Resorting to heritage
Land is an ephemeral presence here. In the low-lying wetlands of south-central Bangladesh surrounded by unstable rivers, vast swathes of land go under water for over four months every year. So people have learnt to make the most of the flood water. During monsoon when their land is submerged, they gather water weeds like hyacinth or paddy stalks and pile them up in thick strips on stagnant water, beating them into compact shape by stamping their feet. On these rafts called dhap or baira, they grow vegetable seedlings and spices. These floating farms are 10 times more productive than the traditional ones and the organic beds are rich in plant nutrients. When the water recedes, they break the rafts and use them as compost to grow winter crops on the land.
People have been making floating gardens in this tiny region of 25 square kilometres, covering parts of Gopalganj, Barisal, and Pirojpur districts, for ages, some say for 300-400 years. Much like the floating gardens in Kashmir’s Dal Lake or Myanmar’s Inle Lake. Then, around the turn of the last century, came the big bang moment of floating gardens in Bangladesh. In the past 15 years, several non-profits have taken it to all over the country. Haseeb Md Irfan-ullah, an aquatic ecologist and development practitioner, calls it a case of mass fascination. He has been involved in promoting floating farms for a decade.
The government of Bangladesh saw in this traditional practice as a way to adapt to the changing climate that is likely to result in prolonged floods and water-logging in the country. In 2013, it approved US $1.6 million to take it up on a massive scale involving 12,000 families in eight districts.
While the government’s approach is commercial, involving big and mid-level farmers, NGOs have promoted floating farms to overcome starvation and poverty. They have involved landless people and marginal farmers. Like Rajeda Khatun of Hariabari village. She lives by the Gumani river in the Chalan Beel region, a large marshy depression north-west of Dhaka. She has a husband, two children and little land. “We used to work as labourers in other people’s houses. For a day’s work, I would get 120 taka (Rs 100) but work was available for only five-six days in a month,” she says, sitting inside a duck coop the size of a storeroom floating on the Gumani in Pabna district.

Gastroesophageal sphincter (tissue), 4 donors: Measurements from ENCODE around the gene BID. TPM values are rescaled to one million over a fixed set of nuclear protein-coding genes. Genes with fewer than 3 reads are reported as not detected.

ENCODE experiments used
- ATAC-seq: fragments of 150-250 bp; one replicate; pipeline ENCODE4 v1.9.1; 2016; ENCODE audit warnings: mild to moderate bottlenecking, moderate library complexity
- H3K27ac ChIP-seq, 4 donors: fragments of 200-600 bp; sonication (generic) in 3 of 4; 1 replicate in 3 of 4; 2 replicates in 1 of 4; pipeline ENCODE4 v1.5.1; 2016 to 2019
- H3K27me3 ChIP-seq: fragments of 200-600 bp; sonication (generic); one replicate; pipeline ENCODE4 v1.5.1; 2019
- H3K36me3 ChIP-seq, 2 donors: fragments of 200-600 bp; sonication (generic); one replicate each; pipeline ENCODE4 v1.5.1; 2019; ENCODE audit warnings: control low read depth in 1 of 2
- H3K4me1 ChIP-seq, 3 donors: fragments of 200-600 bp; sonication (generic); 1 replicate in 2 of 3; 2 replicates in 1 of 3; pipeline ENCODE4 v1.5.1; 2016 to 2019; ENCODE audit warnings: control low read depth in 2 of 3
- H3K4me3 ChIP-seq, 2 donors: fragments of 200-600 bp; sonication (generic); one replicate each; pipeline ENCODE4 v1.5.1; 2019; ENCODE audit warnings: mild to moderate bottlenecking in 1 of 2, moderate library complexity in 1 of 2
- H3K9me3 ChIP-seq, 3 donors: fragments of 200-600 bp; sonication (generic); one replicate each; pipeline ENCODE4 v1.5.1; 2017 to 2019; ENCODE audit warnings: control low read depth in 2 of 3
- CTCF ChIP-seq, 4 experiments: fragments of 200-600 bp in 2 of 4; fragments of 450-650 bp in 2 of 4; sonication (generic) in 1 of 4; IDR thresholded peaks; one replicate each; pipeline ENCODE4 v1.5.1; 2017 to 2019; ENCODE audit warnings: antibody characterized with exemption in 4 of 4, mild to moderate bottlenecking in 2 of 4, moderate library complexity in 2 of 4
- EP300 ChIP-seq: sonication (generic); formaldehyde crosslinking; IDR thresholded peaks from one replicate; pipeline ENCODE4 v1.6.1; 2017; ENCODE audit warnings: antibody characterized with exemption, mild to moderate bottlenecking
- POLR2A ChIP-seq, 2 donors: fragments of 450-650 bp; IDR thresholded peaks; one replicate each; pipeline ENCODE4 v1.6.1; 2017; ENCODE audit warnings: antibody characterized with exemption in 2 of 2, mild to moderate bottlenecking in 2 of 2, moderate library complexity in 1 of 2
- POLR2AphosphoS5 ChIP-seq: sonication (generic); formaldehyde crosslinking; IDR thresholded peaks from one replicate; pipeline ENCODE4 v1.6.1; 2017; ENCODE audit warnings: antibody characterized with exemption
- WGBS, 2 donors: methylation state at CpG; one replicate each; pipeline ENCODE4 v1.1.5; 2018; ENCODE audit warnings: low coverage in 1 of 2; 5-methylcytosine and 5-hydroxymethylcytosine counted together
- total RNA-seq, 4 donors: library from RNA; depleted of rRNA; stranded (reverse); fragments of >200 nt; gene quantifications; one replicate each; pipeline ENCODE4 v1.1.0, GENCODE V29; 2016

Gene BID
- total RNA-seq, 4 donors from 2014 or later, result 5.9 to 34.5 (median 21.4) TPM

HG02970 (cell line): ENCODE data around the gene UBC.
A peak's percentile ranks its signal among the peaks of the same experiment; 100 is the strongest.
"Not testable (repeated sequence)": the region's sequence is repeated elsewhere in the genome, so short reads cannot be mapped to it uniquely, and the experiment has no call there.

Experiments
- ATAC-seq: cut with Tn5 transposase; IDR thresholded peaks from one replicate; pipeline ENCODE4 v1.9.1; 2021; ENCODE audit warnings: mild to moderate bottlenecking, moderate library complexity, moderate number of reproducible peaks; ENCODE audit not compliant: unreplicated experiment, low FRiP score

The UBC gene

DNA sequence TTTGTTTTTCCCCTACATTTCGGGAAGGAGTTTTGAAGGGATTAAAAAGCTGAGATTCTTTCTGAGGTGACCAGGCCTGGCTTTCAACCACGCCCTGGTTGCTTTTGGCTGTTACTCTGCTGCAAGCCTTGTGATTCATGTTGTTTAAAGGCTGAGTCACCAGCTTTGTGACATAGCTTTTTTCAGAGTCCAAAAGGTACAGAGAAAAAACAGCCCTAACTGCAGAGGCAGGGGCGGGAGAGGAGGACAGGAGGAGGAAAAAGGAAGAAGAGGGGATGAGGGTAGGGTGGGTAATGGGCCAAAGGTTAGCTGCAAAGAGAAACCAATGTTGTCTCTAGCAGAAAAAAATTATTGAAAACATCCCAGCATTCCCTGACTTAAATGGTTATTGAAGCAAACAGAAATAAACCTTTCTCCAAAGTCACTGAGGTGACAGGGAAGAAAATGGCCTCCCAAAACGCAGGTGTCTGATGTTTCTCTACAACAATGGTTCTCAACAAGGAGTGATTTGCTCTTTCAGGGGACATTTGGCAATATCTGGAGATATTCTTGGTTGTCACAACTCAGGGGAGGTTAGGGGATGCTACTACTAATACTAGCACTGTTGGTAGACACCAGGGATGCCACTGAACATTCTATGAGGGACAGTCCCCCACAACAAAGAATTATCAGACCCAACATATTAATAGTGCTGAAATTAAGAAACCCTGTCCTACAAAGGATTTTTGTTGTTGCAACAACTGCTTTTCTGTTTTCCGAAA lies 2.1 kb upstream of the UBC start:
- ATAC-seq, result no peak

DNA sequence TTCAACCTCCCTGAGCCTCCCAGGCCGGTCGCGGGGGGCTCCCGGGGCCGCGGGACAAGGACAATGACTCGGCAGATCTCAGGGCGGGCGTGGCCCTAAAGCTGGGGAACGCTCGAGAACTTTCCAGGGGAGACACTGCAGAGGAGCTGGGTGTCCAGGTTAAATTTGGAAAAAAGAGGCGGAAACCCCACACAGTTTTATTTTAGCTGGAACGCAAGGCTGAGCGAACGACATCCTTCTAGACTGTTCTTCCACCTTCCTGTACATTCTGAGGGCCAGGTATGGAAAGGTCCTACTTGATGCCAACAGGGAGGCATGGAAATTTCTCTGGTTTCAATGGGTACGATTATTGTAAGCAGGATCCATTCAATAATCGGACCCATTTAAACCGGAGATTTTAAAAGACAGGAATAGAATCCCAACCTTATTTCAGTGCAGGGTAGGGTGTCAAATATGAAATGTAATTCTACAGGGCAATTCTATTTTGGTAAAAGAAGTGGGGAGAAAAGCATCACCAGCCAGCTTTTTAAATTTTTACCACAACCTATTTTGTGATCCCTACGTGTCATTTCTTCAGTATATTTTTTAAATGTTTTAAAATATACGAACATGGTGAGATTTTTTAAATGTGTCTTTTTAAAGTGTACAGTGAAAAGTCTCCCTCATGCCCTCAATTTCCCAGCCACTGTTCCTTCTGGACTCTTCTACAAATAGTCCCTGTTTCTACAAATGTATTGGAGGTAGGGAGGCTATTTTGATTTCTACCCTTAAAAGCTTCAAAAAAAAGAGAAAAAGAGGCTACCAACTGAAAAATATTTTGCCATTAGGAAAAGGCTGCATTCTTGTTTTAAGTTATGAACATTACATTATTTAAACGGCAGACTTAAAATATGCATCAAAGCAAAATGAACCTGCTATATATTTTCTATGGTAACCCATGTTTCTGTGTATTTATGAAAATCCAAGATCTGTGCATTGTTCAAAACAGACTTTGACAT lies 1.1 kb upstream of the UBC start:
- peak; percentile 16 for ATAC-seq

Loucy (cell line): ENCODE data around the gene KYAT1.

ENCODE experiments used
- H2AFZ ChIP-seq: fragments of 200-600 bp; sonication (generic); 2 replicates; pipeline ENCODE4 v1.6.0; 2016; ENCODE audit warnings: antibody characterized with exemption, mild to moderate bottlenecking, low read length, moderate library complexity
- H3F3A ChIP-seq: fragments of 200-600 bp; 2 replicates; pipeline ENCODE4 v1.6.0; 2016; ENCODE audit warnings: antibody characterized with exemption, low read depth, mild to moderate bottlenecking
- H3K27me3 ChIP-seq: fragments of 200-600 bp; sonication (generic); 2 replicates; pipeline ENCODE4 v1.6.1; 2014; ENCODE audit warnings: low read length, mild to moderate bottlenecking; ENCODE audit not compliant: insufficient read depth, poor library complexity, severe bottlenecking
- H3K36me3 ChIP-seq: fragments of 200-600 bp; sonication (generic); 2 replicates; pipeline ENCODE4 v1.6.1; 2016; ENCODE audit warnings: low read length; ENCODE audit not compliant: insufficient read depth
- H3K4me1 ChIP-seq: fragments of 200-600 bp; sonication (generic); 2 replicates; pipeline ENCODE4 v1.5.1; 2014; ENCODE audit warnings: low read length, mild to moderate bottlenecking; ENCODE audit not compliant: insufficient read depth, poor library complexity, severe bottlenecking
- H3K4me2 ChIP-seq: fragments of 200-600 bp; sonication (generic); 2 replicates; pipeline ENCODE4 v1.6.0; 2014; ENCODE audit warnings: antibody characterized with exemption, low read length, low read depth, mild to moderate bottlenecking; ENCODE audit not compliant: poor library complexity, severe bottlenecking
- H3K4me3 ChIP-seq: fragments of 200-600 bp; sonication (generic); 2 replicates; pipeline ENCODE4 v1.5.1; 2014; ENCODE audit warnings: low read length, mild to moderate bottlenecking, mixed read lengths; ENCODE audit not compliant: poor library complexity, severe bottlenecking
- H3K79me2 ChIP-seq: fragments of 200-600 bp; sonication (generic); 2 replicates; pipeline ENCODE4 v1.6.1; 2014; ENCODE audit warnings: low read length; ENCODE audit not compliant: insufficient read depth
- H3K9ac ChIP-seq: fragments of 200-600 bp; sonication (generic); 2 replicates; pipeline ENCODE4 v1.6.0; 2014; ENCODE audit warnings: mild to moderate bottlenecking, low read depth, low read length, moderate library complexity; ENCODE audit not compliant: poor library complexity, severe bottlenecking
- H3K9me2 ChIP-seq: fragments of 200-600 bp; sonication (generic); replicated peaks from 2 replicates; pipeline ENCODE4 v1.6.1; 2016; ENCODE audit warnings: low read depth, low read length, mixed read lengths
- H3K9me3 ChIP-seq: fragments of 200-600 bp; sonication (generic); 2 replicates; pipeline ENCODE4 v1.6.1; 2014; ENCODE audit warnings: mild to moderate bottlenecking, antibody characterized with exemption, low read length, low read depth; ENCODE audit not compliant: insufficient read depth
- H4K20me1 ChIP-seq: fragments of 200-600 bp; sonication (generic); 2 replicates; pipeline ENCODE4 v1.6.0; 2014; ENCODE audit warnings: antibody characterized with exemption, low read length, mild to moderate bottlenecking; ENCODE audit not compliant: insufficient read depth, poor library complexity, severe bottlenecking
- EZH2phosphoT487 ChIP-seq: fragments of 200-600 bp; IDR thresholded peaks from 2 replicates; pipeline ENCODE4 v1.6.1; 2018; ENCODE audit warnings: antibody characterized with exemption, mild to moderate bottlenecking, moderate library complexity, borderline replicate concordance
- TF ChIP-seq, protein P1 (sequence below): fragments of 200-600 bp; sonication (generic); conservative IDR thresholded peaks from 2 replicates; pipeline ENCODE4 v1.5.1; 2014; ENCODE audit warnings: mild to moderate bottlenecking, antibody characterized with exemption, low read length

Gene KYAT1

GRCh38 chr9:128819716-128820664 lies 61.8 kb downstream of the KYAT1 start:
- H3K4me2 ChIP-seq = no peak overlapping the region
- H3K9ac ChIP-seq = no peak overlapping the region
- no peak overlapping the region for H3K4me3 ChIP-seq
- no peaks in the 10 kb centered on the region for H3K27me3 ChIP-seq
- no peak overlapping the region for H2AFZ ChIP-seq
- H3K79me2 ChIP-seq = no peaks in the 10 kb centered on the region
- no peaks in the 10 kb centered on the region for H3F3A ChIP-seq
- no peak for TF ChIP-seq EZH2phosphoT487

The coop is part of a floating garden with a twist—it combines poultry and fishery with farming. Five families take care of this farm that functions round the year. “Now I spend two hours a day here, taking care of the ducks and fish,” Khatun says, wrapping a shawl tightly around her. Another woman wades through the waist-high water to tend eggplants in blue pots and country beans hugging bamboo structures. “Together we make a profit of one lakh taka (Rs 85,800) in a year from this farm,” Khatun says. With a little extra income, she could for the first time lease 20 decimal (800 sq m) land.
This floating farm is part of a pilot project launched by the Natore-based non-profit Shidhulai Swanirvar Sangstha. In the past three years, Shidhulai has built 45 such units on the Gumani, Atrai and Barnoi rivers. It plans to create another 400 units in the next three years.
International organisations IUCN and CARE have also trained about 2,000 families in floating farming in 10 districts since 2007. Another non-profit Practical Action has trained some 800 families displaced by river erosion and living on embankments along the Brahmaputra in the north-west of the country.
To understand the appeal of floating gardens one has to look at the topographical map of Bangladesh. It is a delta of large rivers descending from the Himalayas that are constantly shaping it like moving fingers in sand. Eighty percent of the country is floodplains. And when the rivers swell in monsoons, they engulf large swathes of the country, at times two-thirds of it. Several parts of Bangladesh remain submerged for three to eight months, leaving millions of people with little land to grow food on.